“Space is a genuinely multidisciplinary field, and with significant funding and growth of the space sector in Australia, it’s now possible to get involved in impactful space projects and missions without moving overseas.”

If you missed Dr. Bright’s talk, you can watch the recording at https://m.youtube.com/watch?v=wwysdhzLVco&feature=youtu.be.

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Section News AIAA Greater Huntsville Section Saves Alabama Quiz Bowl State Championships from Cancellation

AIAA GHS hosted wo large, traditionally in-person tournaments – one for middle school and one for high school – through Zoom sessions and an online buzzer system. Credit: GHS

By Robin Osborne, AIAA Greater Huntsville Section

The AIAA Greater Huntsville Section (GHS) partnered with the Alabama Scholastic Competition Association (ASCA) in spring 2021 to help save the State Championships for the Alabama Academic Quiz Bowl from inevitable cancellation during the COVID-19 pandemic. AIAA GHS hosted two large, traditionally in-person tournaments – one for middle school and one for high school – through Zoom sessions and an online buzzer system. Together with Jacobs Space Exploration Group and ERC, Inc., AIAA GHS sponsored the tournaments by providing support in the form of funding, volunteers, technical expertise, and even a tournament director to handle the logistics associated with live online tournaments.

ASCA President Lee Henry wrote, “On behalf of ASCA, I sincerely thank all of the good people at AIAA GHS for their hard work in making sure that our tournaments took place this year. I also want to thank Jacobs and ERC for their generous sponsorships. This has been an incredibly difficult year, and we likely would not have been able to host our tournaments without this assistance. Because so many wonderful people stepped up to help, we were able to give our students the high-quality academic competition that they have worked for and deserve. It was a pleasure working with everyone and I hope that this is the beginning of a long-lasting partnership!”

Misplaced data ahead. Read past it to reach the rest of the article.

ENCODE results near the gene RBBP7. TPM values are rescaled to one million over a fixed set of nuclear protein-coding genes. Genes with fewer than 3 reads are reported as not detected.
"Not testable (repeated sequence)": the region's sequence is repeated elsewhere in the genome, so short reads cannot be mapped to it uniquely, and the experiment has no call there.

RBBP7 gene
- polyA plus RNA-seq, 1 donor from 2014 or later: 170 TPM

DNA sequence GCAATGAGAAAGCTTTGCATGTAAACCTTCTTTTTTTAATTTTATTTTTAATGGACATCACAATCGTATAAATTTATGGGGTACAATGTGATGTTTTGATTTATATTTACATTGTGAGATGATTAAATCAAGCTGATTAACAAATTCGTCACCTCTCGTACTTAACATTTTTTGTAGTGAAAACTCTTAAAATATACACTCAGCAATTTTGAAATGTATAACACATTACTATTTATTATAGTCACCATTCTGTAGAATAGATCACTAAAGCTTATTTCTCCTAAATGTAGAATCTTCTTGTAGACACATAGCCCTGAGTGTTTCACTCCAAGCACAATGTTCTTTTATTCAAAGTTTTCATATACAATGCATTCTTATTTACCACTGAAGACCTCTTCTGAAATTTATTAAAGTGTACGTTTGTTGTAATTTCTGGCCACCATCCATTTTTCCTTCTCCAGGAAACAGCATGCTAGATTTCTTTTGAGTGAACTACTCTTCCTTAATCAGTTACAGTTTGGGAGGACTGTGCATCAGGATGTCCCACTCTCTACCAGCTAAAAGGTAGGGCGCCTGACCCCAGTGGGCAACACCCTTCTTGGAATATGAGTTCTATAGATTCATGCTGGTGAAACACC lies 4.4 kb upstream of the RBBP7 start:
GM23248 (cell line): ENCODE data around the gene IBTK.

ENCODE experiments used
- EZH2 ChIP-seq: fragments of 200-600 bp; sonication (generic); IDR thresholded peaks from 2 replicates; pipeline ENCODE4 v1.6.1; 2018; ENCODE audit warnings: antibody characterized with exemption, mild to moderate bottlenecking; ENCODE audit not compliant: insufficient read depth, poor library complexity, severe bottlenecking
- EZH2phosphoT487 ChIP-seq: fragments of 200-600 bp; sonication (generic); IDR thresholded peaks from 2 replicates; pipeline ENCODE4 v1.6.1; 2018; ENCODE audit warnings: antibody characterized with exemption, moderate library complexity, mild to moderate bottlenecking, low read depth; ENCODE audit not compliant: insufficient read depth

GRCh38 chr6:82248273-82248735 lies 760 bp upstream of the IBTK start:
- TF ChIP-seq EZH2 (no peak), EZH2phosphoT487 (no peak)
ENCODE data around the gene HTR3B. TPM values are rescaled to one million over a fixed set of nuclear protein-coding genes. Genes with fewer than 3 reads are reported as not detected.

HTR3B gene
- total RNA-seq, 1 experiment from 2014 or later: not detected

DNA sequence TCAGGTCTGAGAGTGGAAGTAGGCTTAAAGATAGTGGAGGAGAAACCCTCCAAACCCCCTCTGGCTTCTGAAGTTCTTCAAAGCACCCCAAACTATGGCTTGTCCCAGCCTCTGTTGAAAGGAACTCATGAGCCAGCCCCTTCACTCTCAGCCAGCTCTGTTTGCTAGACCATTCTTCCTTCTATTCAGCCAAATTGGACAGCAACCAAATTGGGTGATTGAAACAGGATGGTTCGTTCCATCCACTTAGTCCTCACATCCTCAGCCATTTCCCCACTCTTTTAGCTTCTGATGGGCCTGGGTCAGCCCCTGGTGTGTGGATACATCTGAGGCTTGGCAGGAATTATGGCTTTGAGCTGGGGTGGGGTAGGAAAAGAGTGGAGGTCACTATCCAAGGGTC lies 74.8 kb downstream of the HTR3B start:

Eshan Pokhrel, a junior at Sparkman High School who has been active in Scholars’ Bowl programs since 6th grade, commented, “After having our sophomore year and season cut short due to COVID-19, I was happy to see that ASCA and AIAA GHS were able to find a way to keep the state engaged in quiz bowl, despite the challenge of hosting our state districts and championship online threatening participation. It was by far the best and most efficiently-run tournament we attended this season.”